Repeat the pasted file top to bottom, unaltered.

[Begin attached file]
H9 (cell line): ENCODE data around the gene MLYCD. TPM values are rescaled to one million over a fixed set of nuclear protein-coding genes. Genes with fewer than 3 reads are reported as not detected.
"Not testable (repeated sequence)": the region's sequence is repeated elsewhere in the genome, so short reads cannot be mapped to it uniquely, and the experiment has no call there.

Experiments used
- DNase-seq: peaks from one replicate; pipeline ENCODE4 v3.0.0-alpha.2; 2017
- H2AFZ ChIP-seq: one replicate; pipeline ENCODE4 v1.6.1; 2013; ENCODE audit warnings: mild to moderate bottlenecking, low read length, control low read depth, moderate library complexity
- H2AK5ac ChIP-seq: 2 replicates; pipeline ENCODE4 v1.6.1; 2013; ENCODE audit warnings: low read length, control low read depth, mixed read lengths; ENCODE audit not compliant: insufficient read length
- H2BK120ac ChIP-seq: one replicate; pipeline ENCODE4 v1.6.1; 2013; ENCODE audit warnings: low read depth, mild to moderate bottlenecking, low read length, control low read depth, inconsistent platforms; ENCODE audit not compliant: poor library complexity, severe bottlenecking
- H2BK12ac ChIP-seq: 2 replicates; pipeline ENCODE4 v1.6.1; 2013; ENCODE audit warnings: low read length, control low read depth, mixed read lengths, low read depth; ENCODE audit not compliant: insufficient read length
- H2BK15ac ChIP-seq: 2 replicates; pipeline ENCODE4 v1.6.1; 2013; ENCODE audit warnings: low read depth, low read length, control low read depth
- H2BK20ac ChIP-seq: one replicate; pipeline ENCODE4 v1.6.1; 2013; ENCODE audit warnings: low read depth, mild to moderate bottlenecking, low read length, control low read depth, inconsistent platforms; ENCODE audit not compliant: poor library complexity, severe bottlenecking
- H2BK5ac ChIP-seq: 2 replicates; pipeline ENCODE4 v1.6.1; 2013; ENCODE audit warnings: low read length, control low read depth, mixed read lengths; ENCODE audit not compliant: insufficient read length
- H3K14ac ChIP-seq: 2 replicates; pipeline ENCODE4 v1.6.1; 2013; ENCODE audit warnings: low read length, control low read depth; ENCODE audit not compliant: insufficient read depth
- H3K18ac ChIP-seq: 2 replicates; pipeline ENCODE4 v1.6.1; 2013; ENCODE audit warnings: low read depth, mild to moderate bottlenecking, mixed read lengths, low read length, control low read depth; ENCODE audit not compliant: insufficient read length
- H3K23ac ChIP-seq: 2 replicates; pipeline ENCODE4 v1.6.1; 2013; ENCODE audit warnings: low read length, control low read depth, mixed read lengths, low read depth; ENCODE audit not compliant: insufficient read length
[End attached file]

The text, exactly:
H9 (cell line): ENCODE data around the gene MLYCD. TPM values are rescaled to one million over a fixed set of nuclear protein-coding genes. Genes with fewer than 3 reads are reported as not detected.
"Not testable (repeated sequence)": the region's sequence is repeated elsewhere in the genome, so short reads cannot be mapped to it uniquely, and the experiment has no call there.

Experiments used
- DNase-seq: peaks from one replicate; pipeline ENCODE4 v3.0.0-alpha.2; 2017
- H2AFZ ChIP-seq: one replicate; pipeline ENCODE4 v1.6.1; 2013; ENCODE audit warnings: mild to moderate bottlenecking, low read length, control low read depth, moderate library complexity
- H2AK5ac ChIP-seq: 2 replicates; pipeline ENCODE4 v1.6.1; 2013; ENCODE audit warnings: low read length, control low read depth, mixed read lengths; ENCODE audit not compliant: insufficient read length
- H2BK120ac ChIP-seq: one replicate; pipeline ENCODE4 v1.6.1; 2013; ENCODE audit warnings: low read depth, mild to moderate bottlenecking, low read length, control low read depth, inconsistent platforms; ENCODE audit not compliant: poor library complexity, severe bottlenecking
- H2BK12ac ChIP-seq: 2 replicates; pipeline ENCODE4 v1.6.1; 2013; ENCODE audit warnings: low read length, control low read depth, mixed read lengths, low read depth; ENCODE audit not compliant: insufficient read length
- H2BK15ac ChIP-seq: 2 replicates; pipeline ENCODE4 v1.6.1; 2013; ENCODE audit warnings: low read depth, low read length, control low read depth
- H2BK20ac ChIP-seq: one replicate; pipeline ENCODE4 v1.6.1; 2013; ENCODE audit warnings: low read depth, mild to moderate bottlenecking, low read length, control low read depth, inconsistent platforms; ENCODE audit not compliant: poor library complexity, severe bottlenecking
- H2BK5ac ChIP-seq: 2 replicates; pipeline ENCODE4 v1.6.1; 2013; ENCODE audit warnings: low read length, control low read depth, mixed read lengths; ENCODE audit not compliant: insufficient read length
- H3K14ac ChIP-seq: 2 replicates; pipeline ENCODE4 v1.6.1; 2013; ENCODE audit warnings: low read length, control low read depth; ENCODE audit not compliant: insufficient read depth
- H3K18ac ChIP-seq: 2 replicates; pipeline ENCODE4 v1.6.1; 2013; ENCODE audit warnings: low read depth, mild to moderate bottlenecking, mixed read lengths, low read length, control low read depth; ENCODE audit not compliant: insufficient read length
- H3K23ac ChIP-seq: 2 replicates; pipeline ENCODE4 v1.6.1; 2013; ENCODE audit warnings: low read length, control low read depth, mixed read lengths, low read depth; ENCODE audit not compliant: insufficient read length